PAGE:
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SRE is Here to Stay: Essential Findings From the Global SRE Pulse 2022

Observability, SRE

Featured image for Global SRE Pulse Highlight blog stock image of pulse on top of gear

By Eveline Oehrlich, Chief Research Officer, DevOps Institute

IT Leaders today are facing daunting challenges including shrinking budgets, continuous firefighting modes, an explosion of events from the ever-increasing complex business technology ecosystem, and the continuous effort to increase the velocity and reliability of infrastructure, applications, and services. The drive toward digital services has forced these leaders to adopt new operating models such as Site Reliability Engineering (SRE). Site Reliability Engineering is defined as “an engineering discipline devoted to helping an organization sustainably achieve the ‘appropriate level of reliability’ in their systems, services, and products.” 

SRE has become a must-have engineering practice for enterprises seeking to accelerate digital transformations or re-engineer their interfaces to digital-first. As enterprises are implementing SRE in their respective teams by developing and adjusting the best practices introduced by Google, the operating model continuously gains attention from decision makers within IT and the business.

You may also like The Origins of SRE from the Director of SRE Education at Google

This blog summarizes findings from our first-ever Global SRE Pulse survey. Our inaugural survey of over 460 SRE leaders and practitioners from both midsize and large enterprises provides a snapshot of the state, practices, health, activities and automation adoption across the globe. Here are the key findings from the ‘Global SRE Pulse’ 2022 report.

Daunting Challenges and Digital Transformation Require New Operating Models

The challenges of IT Leaders continue as the hype cycle of technologies and the continuous demand from both internal and external customers shapes the application and services landscape. SRE is here to stay, and it is a prevalent way to manage apps and services today.

  • Digital transformation requires modern ways to operate. More than half of survey respondents who have adopted SRE perceived their company as leaders across customer experience and speed of innovation. The adoption of SRE played a big part in their success
  • SRE is leveraged in both running the business and serving customers. When asked where SRE is leveraged today (the software your company builds or the set of services SRE teams interact with), 56% of survey respondents said they leverage SRE for operating their Systems of Engagement (SOE) and 42% for their Systems of Record (SOR).
  • Faster, better, more reliable and cost-effective applications are great benefits of SRE. When asked how they would describe their company today compared to their competitors across customer experience, quality of products, offerings, processes, services and innovation, we found that 52% would describe their company as being a leader.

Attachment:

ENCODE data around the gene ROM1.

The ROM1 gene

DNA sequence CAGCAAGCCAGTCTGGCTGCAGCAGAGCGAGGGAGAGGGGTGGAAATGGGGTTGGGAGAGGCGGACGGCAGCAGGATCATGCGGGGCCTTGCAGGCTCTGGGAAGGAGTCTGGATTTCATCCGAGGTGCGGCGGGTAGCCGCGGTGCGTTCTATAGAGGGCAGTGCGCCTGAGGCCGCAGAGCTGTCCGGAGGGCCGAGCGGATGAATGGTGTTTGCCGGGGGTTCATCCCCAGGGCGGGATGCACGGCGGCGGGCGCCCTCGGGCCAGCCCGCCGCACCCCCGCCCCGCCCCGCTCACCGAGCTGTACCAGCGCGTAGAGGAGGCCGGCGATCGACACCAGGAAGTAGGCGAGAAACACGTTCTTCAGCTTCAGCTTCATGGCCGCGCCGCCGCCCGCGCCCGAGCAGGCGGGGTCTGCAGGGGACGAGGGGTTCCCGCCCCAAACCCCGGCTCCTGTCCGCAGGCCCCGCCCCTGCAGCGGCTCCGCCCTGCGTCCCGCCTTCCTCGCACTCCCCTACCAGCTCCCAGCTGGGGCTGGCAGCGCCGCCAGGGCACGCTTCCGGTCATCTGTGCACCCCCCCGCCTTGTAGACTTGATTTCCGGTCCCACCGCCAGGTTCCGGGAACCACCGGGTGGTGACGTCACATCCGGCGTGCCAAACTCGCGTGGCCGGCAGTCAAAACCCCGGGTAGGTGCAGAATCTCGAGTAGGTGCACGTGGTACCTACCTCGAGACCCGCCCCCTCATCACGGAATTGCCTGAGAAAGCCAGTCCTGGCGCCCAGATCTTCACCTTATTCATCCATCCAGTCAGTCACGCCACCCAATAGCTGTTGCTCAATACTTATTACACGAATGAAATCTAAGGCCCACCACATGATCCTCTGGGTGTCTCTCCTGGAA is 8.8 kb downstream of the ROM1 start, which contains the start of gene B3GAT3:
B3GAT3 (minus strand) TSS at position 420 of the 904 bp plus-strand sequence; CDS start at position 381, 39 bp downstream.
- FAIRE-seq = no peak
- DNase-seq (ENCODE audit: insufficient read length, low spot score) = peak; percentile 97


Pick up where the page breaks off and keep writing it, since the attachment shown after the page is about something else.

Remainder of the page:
• SRE enhances collaboration, increases IT value from the business perspective, and is an essential engineering function for digital transformation. With the rise in complexity and the craze for digital transformation across global organizations, enterprises are adopting SRE for improved collaboration between development and operations and to continuously improve the reliability and health of applications and services for their customers and business partners. 

Implementing SRE is a Journey 

SRE requires an all-day, everyday commitment. Working in an SRE team is a rewarding experience. It provides a great opportunity for individuals to re-energize their career, be part of and belong to new engineering practices, learn new things, make a difference, and improve compensation, but it does not come without challenges. 

  • The biggest challenge is finding the right skills for SRE to work. Eighty-five percent (85%) of survey respondents cite the lack of staff with the necessary skills as their biggest challenge when implementing SRE. Additional challenges cited in the report include “value of SRE is not understood” (71%), “don’t have time to implement SRE” (53%), “lack of tools in place” (55%) and “lack of management support” (44%). When analyzing the challenges across the different company sizes, there were no significant differences.
  • The biggest source of toil is process issues and new releases. While eliminating toil across computing resources is one focus area, eliminating toil across different processes is another topic for SREs to focus on. We found that 27% of our survey takers cite that business process issues are their number one source of toil. Process examples could be the onboarding of users or the interaction with customers. Nineteen percent (19%) of our survey takers cite “application release” as their main source of toil. When your business is digital, revenue flows thanks to the value your software provides. Development work that hasn’t been shipped to production yet is not producing any value; however, iterating and releasing software too quickly can also cause problems.